Sunday, April 5, 2009

a MURDER which may have been solved inaccurately. Can you say documentary?

The Thin Blue Line (1988), directed by Errol Morris, examines the murder of a Dallas police officer through interviews of suspects, witnesses, officers and lawyers as well as re-enactments of the events. The story of what happened the night of the murder slowly unravels as the viewer discovers there are two sides to the story. Randall Adams and David Harris are the murder suspects who were driving the car that was pulled over. One of them shot an officer, but both tell a different story as to who the killer was.
Morris’s style and techniques did not strike me as new and innovative in the way the film addressed the topic. I believe this is due to the fact that since the film’s release there have been many other films which have emulated his techniques and made them commonplace for my generation. I loved how the re-enactment of past actions added to this film. However, I felt the police scene was replayed too much towards the end and could have been replaced with other footage. Errol Morris’s invention the Interrotron enables the interviewee to look directly at the camera and see the interviewer. This places the viewer in a similar position to the director since s/he is experiencing it from the director’s point of view and sees the interviewee looking at her/him. As a viewer I felt submerged in the content of the film and was not sure of which story I believed. I think I felt this way because the interviewees were looking at me and made me feel as if I was there with them which made it hard to remove myself and feel like a spectator. The submersion feeling was also achieved through the different points of view and bits of information slowly being fed to the viewer making the viewer work to piece the story together.
The viewer slowly puts the story together of what happened the night of the murder through the interviews, but Morris does not force his opinion of the truth upon his audience. In fact the portrayed truth is often turned on its head. One of the beginning scenes is an interview of Randall Adams claiming that the police were very pushy in an interview with him and the next scene is of the police officer saying that it was a casual conversation. From the very beginning there is a clash in memory and/or truth. One or the other is telling the truth, but which one? Randall Adams is wearing white and David Harris wears orange which suggests that David is the one who committed the murder and is now in prison for it, but later you find out Randall was convicted. The difference in opinions is confusing in the beginning and it is as if the viewer is a detective sifting through the different accounts to find the truth. Morris suggests truth can be overlooked by justice through the conviction of a non-guilty man and that it can be hard to determine who is telling the truth. Truth is a sticky word. The truth to one person may not be the truth to another because memory can be faulty and lies can be told to cover it up. The viewer was not at the scene of the crime and so does not know the truth of the situation. All the information the officers have to determine the killer is from interviews and witnesses who saw the scene as they drove by on a dark night. One eyewitness couple claims they saw Randall Adams shoot the officer but a woman who knew the couple believes they lied in order to profit from the position. This seems to be the case since the wife’s daughter had been arrested before the crime and was released after the couple’s testimony. Interviews pile on top of other interviews leaning the viewer in one direction and then back in a new one.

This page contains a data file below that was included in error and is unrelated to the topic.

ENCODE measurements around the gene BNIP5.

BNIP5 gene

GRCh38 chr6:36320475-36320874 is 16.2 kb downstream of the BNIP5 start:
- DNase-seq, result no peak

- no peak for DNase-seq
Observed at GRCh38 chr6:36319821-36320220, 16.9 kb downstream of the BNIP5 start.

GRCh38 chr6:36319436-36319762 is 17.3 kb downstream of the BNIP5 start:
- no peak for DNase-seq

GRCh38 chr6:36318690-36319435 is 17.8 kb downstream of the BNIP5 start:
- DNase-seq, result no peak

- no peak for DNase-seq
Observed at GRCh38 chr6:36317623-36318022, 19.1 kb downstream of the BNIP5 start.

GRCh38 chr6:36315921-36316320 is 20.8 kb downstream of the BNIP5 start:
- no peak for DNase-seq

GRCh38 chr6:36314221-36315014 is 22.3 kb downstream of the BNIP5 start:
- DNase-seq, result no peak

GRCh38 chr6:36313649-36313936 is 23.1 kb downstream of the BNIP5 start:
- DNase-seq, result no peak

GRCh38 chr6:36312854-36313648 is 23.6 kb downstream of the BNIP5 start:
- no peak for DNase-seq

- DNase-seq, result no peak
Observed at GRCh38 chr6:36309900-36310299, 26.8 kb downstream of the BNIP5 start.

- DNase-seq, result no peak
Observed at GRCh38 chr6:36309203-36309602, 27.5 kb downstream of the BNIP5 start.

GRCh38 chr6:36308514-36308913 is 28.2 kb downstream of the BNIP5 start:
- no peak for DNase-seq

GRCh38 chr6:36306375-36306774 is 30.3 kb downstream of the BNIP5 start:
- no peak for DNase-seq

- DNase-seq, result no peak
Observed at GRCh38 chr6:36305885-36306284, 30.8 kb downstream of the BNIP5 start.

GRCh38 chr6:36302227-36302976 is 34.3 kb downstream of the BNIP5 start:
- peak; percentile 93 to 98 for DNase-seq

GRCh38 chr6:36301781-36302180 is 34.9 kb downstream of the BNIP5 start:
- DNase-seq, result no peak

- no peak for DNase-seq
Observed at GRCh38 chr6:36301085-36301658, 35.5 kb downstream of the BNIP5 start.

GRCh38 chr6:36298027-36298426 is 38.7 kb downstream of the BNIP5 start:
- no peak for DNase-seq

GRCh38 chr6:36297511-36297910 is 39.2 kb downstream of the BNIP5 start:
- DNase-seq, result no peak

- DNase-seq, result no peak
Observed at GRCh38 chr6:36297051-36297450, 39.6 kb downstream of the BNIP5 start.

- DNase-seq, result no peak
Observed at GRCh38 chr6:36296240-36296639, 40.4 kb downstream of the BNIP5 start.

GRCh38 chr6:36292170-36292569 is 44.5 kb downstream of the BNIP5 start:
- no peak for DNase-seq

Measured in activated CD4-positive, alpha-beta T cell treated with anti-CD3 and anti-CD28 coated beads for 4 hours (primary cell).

Morris ends the film with a strong scene full of evidence indicating Harris to be the murderer. The shot is of a tape recorder playing and there are subtitles to what is being said. The tape is of David Harris answering questions and his statements lead me to believe that David and not Randall had murdered the officer. Here Errol Morris does choose to end with his own point of view and give the viewer a slight push in the same direction. Morris’s documentary provided an insightful glimpse of how the justice system can err and that the truth is not always clear.

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